Scale Removal in the Virden, Manitoba, Area
- James Charleston (Chevron Standard Ltd.)
- Document ID
- Society of Petroleum Engineers
- Journal of Petroleum Technology
- Publication Date
- June 1970
- Document Type
- Journal Paper
- 701 - 704
- 1970. Society of Petroleum Engineers
- 2.2.2 Perforating, 4.1.2 Separation and Treating, 5.2.1 Phase Behavior and PVT Measurements, 3.2.4 Acidising, 4.3.4 Scale, 3.4.1 Inhibition and Remediation of Hydrates, Scale, Paraffin / Wax and Asphaltene, 4.6 Natural Gas, 4.1.5 Processing Equipment, 5.4.1 Waterflooding
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In this particular area of Manitoba, ethylene diamine tetraacetic acid has proved successful in treating wells whose capacity to produce has been reduced because of calcium sulfate scale. Although experiments are being conducted on the prevention of scale deposition it appears that removal may prove to be as effective as prevention, and more economical, too.
The Virden area is midway between Regina, Sask., and Winnipeg, Man., and is 60 miles north of the international boundary between Canada and the U.S. There are three main fields in the immediate vicinity of the town of Virden: North Virden Scallion, Virden Roselea and Routledge (see Fig. 1). Production is from the Virden and Scallion members of the Lodge-pole formation, which is of Mississippian age and is found locally at a depth of approximately 2,000 ft. The pay zone is a crystalline limestone grading to dolomite with natural fractures and a considerable amount of anhydrite infilling. The producing mechanism, prior to waterflooding, was a producing mechanism, prior to waterflooding, was a combination of solution gas drive, natural water drive along the western flanks of the individual pools, and limited bottom-water drive. North Virden pools, and limited bottom-water drive. North Virden Scallion and Virden Roselea are currently being produced by waterflooding. produced by waterflooding. The reservoirs were undersaturated at discovery, with producing GOR's less than 100 scf/STB. The bottom-hole temperature is approximately 80 degrees F. Production declines were initially attributed solely to the Production declines were initially attributed solely to the declining bottom-hole pressure; but it became evident from the scale deposition found on bottom-hole production equipment that part of the production decline production equipment that part of the production decline was due to scale deposition. This deposition is most severe in pressure-depleted and high-drawdown areas. The mechanics of deposition is believed to be caused by chemical instability that results from the evolution of gas from solution or through the mixing of water from the separate members of the producing zone.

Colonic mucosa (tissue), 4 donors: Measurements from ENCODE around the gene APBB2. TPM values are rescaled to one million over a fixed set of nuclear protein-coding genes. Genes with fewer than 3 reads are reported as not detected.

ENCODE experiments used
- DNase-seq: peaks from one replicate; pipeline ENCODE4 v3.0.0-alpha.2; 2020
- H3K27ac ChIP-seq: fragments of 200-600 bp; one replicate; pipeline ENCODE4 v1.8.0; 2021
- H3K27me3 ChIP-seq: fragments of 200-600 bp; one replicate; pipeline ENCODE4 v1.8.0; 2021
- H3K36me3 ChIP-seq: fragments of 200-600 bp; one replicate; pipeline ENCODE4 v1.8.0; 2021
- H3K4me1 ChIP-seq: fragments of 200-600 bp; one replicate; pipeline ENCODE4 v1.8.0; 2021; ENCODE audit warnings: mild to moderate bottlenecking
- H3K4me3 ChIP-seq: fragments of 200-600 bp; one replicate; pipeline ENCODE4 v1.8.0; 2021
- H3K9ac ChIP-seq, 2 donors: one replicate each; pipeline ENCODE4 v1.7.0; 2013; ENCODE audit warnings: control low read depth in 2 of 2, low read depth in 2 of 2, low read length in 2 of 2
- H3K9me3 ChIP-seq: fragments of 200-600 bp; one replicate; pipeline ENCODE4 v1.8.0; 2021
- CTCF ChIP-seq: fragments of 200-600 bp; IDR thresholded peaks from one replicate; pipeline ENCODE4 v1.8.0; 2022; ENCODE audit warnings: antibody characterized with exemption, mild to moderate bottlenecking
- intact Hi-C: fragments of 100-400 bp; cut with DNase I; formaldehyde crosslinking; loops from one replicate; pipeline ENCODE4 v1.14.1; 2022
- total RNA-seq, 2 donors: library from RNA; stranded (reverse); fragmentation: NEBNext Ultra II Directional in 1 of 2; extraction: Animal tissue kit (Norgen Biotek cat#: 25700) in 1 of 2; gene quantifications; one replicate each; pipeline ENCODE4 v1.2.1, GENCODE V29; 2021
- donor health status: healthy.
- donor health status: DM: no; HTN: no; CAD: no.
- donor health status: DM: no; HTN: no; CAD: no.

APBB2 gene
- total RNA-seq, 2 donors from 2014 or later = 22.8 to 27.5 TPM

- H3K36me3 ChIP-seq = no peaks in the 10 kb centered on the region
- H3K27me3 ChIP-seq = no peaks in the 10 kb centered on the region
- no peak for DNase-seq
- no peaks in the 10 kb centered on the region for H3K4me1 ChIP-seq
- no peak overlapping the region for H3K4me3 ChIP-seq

History of Development
Initially, 500 to 1,000 gal of 15 percent hydrochloric acid was used to stimulate the scaled wells. It was concluded that this type of treatment did not remove the scale, but did open new flow channels, and in many instances restored the producibility of the well. The production increases from the acid treatments were not sustained much longer than 3 months. It was evident, therefore, that alternative, less expensive methods of stimulation should be evaluated. An analysis of the scale indicated the following composition:
CaSO4 - 93.4 percent CaCO3 - 4.3 percent Fe2S3 - 2.3 percent
Various commercial sulfate scale removal agents were used with limited success, until an experimental treatment using a heated solution of a sodium salt of ethylene diamine tetraacetic acid, commonly referred to as EDTA, was used to treat the well designated Routledge 11-22. The treatment consisted of 2 bbl of EDTA in 10 bbl of fresh water. The treatment cost $600 approximately 60 percent of the cost of a normal acid treatment and resulted in a seven-fold production increase from 4 to 29 BOPD. With such production increase from 4 to 29 BOPD. With such encouraging results, similar EDTA treatments were tried on other wells and this became a standard treatment for scale removal. The average production increase of a successful treatment is 10 BOPD, and it lasts from 6 to 12 months.
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